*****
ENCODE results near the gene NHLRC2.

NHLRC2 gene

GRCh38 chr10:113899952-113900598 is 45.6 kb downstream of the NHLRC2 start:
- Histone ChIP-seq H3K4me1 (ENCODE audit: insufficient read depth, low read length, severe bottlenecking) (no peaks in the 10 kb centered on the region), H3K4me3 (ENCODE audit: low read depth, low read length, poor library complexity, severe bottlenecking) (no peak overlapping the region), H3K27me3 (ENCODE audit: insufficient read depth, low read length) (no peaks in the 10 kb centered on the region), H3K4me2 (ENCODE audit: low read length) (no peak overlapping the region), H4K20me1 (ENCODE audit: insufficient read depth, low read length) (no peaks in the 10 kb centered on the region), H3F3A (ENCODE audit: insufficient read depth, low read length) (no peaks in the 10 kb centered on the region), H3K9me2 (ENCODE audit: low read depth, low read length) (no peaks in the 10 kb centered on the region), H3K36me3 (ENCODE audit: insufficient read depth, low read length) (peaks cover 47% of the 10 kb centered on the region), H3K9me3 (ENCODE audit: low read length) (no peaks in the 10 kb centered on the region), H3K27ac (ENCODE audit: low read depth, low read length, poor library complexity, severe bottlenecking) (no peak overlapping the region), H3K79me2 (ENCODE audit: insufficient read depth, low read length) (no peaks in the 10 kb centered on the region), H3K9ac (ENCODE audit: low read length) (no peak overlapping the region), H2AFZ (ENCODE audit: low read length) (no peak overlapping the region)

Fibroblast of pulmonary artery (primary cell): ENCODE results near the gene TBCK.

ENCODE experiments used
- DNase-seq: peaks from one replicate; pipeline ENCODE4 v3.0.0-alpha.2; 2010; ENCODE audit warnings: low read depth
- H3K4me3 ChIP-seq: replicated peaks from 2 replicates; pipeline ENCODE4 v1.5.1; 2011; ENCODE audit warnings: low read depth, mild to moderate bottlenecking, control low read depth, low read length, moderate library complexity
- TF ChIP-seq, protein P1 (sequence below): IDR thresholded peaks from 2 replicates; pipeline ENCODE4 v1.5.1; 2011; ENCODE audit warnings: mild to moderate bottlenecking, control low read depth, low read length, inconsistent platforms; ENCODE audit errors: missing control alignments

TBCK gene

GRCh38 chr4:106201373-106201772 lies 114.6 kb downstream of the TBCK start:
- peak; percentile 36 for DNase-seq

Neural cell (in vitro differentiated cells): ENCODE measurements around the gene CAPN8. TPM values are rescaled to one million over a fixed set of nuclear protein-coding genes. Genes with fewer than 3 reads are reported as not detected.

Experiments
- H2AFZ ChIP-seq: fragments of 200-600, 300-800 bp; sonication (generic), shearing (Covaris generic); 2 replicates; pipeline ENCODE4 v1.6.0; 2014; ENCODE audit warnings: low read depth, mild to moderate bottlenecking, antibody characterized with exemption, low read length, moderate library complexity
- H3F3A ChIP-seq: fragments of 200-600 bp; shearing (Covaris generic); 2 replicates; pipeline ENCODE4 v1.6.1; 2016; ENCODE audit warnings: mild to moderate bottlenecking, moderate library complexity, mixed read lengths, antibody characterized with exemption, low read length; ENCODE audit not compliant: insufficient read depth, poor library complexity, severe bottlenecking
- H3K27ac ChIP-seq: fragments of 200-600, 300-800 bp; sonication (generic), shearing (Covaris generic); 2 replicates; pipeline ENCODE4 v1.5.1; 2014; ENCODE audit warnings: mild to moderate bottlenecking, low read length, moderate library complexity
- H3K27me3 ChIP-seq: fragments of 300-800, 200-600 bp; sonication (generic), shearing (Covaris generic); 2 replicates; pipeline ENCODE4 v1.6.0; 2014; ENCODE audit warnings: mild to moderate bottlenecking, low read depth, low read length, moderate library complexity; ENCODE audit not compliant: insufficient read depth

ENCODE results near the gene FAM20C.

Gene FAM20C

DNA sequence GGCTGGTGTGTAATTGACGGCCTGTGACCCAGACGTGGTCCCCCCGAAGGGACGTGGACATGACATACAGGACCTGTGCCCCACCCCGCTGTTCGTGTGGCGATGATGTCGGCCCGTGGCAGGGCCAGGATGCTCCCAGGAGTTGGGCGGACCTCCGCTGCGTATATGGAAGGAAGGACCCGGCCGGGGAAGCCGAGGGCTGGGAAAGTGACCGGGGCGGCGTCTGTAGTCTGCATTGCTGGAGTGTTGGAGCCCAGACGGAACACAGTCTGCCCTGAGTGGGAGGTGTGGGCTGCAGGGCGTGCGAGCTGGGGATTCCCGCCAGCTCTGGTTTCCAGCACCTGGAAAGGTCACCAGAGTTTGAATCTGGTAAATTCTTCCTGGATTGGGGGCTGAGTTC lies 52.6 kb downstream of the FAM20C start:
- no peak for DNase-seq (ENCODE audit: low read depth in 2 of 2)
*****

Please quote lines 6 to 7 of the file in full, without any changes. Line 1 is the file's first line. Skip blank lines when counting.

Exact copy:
ENCODE experiments used
- DNase-seq: peaks from one replicate; pipeline ENCODE4 v3.0.0-alpha.2; 2010; ENCODE audit warnings: low read depth